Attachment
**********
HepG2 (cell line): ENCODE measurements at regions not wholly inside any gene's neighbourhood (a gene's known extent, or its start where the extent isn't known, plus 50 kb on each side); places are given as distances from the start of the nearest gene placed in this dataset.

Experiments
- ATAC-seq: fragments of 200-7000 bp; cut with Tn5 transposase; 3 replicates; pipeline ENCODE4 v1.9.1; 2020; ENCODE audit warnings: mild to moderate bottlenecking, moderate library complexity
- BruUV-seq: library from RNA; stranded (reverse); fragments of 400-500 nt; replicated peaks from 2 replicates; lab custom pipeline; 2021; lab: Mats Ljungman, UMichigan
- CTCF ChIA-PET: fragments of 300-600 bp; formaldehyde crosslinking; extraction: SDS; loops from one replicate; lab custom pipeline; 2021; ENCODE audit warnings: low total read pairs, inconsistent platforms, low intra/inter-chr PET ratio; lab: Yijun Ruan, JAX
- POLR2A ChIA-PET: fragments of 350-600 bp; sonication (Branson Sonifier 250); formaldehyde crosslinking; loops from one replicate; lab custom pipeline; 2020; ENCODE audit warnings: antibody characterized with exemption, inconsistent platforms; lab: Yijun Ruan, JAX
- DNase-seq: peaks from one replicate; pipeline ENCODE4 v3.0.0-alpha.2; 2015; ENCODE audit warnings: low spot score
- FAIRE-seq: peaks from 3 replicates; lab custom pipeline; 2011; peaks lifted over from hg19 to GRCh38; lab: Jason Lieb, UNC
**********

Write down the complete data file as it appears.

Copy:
HepG2 (cell line): ENCODE measurements at regions not wholly inside any gene's neighbourhood (a gene's known extent, or its start where the extent isn't known, plus 50 kb on each side); places are given as distances from the start of the nearest gene placed in this dataset.

Experiments
- ATAC-seq: fragments of 200-7000 bp; cut with Tn5 transposase; 3 replicates; pipeline ENCODE4 v1.9.1; 2020; ENCODE audit warnings: mild to moderate bottlenecking, moderate library complexity
- BruUV-seq: library from RNA; stranded (reverse); fragments of 400-500 nt; replicated peaks from 2 replicates; lab custom pipeline; 2021; lab: Mats Ljungman, UMichigan
- CTCF ChIA-PET: fragments of 300-600 bp; formaldehyde crosslinking; extraction: SDS; loops from one replicate; lab custom pipeline; 2021; ENCODE audit warnings: low total read pairs, inconsistent platforms, low intra/inter-chr PET ratio; lab: Yijun Ruan, JAX
- POLR2A ChIA-PET: fragments of 350-600 bp; sonication (Branson Sonifier 250); formaldehyde crosslinking; loops from one replicate; lab custom pipeline; 2020; ENCODE audit warnings: antibody characterized with exemption, inconsistent platforms; lab: Yijun Ruan, JAX
- DNase-seq: peaks from one replicate; pipeline ENCODE4 v3.0.0-alpha.2; 2015; ENCODE audit warnings: low spot score
- FAIRE-seq: peaks from 3 replicates; lab custom pipeline; 2011; peaks lifted over from hg19 to GRCh38; lab: Jason Lieb, UNC